Not finding Him, “they returned to Jerusalem to look for Him” (Luke 2:45b). As an attempt is made to continue to connect the events surrounding Jesus at the age of twelve with the always-looked-to “Christ-event,” one can here begin to think of the women that came to the tomb of Jesus. Naturally, they were not going to look for Jesus, nor were they expecting to find anything but a dead body, as there was no expectation of His Resurrection though He is said to have spoken of it many times. Rather, they were going to anoint His body with spices, in accordance with standard burial custom and practices, so that they could later collect His bones and place them in an ossuary.
When did the women go to the tomb? Luke says that it was after three days. What is known from Luke about the search conducted by Jesus’ parents? It was “After three days they found Him in the Temple courts” (2:46a). To this was added that He was “sitting among the teachers, listening to them and asking them questions” (2:46b). With this, one is compelled to consider the scene at Jesus’ empty tomb, where “two men…in dazzling attire” (24:4) spoke to the women who had come there, saying “Why do you look for the living among the dead? He is not here, but has been raised! Remember how He told you, while He was still in Galilee, that the Son of Man must be delivered into the hands of sinful men, and be crucified, and on the third day rise again” (24:5b-7).
It would be safe to presume that the women were astonished at this turn of events. When Jesus was lost to His parents, as they were certainly prone to a very natural fear, it is reasonable to suggest that they considered the possibility that He was dead. This turned out to not be the case. Not only was He not dead, and not only had no harm at all come to Him, but they found Him in the Temple courts. Effectively then, He was raised from the dead right before their eyes.
In those courts, it was said that “all who heard Jesus were astonished at His understanding and His answers” (2:47) and that “His parents…were overwhelmed” (2:48a). Returning to the story of the empty tomb then, having heard the words of the two men, the women “told these things to the apostles” (24:10b). The women were met with a rightful skepticism and incredulity, which is more than understandable. Certainly, as had likely been the case with the women, Jesus’ disciples were astonished at this story these women were telling, reporting a Resurrection. Because such a thing simply did not take place under normal circumstances, just like the idea of a twelve-year-old boy being allowed to speak with the teachers in the Temple courts, the understandable reaction was that “these words seemed like pure nonsense to them” (24:11a).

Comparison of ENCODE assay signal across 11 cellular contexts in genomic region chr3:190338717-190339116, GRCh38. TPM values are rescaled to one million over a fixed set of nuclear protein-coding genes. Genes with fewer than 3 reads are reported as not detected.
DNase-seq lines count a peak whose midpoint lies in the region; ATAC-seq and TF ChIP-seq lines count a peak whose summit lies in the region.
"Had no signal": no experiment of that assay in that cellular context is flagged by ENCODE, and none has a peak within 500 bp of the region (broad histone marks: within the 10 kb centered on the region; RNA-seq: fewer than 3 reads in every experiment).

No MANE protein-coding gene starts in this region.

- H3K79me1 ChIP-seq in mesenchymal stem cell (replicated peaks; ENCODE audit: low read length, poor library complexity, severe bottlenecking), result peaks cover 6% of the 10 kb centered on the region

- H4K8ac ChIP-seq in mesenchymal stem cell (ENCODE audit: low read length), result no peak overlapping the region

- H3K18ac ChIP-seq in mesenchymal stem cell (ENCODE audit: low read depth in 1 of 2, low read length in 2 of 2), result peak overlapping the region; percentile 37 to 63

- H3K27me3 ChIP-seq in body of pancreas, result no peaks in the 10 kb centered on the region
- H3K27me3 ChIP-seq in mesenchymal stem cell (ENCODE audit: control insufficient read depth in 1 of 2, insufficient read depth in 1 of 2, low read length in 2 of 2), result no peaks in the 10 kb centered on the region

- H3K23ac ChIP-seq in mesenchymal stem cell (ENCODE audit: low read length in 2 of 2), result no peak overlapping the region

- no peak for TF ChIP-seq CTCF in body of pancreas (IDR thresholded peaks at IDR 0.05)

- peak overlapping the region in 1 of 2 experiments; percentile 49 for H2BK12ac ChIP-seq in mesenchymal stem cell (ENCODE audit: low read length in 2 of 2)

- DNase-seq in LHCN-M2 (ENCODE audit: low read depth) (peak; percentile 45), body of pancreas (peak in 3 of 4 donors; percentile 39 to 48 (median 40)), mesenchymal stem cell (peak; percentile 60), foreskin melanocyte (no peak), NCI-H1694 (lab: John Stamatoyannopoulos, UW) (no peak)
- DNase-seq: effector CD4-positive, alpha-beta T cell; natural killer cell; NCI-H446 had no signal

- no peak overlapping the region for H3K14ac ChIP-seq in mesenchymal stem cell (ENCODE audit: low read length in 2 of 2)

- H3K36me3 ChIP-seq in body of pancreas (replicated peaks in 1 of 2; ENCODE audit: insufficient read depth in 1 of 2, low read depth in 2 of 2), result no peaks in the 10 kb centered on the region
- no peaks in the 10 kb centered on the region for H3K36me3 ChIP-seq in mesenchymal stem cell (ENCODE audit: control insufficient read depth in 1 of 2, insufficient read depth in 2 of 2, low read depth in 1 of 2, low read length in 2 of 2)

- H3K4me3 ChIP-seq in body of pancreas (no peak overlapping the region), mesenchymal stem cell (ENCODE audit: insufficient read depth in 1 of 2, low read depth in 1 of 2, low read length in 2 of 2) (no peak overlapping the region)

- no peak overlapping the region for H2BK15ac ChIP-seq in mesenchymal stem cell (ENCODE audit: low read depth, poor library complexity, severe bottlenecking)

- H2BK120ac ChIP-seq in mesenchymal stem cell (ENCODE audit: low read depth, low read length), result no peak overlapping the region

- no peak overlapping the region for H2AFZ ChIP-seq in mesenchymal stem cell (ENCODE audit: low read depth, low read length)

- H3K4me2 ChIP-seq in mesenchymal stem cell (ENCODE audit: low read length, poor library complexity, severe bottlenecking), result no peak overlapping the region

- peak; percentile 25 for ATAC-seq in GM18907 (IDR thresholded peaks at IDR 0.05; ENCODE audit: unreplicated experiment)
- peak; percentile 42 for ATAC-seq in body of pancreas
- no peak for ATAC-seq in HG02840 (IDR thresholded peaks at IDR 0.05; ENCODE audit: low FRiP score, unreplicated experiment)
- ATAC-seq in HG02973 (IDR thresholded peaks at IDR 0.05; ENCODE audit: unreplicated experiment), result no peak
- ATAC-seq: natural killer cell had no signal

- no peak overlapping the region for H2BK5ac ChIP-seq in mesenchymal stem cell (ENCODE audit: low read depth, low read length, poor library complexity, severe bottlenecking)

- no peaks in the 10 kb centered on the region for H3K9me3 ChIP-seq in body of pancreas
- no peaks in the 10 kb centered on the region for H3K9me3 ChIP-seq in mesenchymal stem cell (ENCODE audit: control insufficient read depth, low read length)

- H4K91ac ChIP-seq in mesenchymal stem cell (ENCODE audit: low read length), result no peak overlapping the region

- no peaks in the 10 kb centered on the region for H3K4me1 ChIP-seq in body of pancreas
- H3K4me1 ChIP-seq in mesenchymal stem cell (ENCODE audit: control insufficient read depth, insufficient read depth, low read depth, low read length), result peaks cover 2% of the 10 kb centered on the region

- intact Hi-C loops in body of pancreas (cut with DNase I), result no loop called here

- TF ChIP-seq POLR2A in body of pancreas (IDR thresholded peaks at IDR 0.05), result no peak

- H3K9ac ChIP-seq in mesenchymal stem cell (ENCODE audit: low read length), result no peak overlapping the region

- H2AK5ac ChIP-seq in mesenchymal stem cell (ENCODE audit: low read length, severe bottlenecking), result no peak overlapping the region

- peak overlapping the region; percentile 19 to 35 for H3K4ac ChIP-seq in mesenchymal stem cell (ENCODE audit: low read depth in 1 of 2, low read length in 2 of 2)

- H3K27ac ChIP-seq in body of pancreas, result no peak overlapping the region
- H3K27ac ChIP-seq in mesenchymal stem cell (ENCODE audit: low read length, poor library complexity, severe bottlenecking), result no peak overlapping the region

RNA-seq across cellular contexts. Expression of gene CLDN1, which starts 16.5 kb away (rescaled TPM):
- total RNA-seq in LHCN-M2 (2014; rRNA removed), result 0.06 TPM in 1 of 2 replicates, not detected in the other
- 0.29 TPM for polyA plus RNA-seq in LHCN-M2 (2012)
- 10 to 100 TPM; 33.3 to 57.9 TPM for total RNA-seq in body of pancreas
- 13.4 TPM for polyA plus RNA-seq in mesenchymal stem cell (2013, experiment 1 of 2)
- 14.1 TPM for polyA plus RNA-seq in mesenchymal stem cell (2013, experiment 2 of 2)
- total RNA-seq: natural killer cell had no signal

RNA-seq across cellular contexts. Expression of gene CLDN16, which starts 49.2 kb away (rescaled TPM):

Furthermore, having heard these nonsensical words, “they (the disciples) did not believe them” (24:11b). However, “Peter got up and ran to the tomb. He bent down and saw only the strips of linen cloth; then He went home, wondering what had happened” (24:12). Peter found himself even more astonished, and though wondering what had happened, the way the story unfolds suggests that he was inclined to begin believing the reports of the women. Like Jesus’ parents after the conclusion of the ordeal of their missing child, Peter, as he began to consider the possibility that Jesus was alive, might very well have been “overwhelmed.” Because of Jesus actions in allowing Himself to be tortured and crucified, of His putting Peter in the position to deny his Lord, and causing all of His close followers to cower in fear over what was going to happen to them, Peter may very well have been wondering, again like Jesus’ parents, “why have You treated us like this?” (2:28b)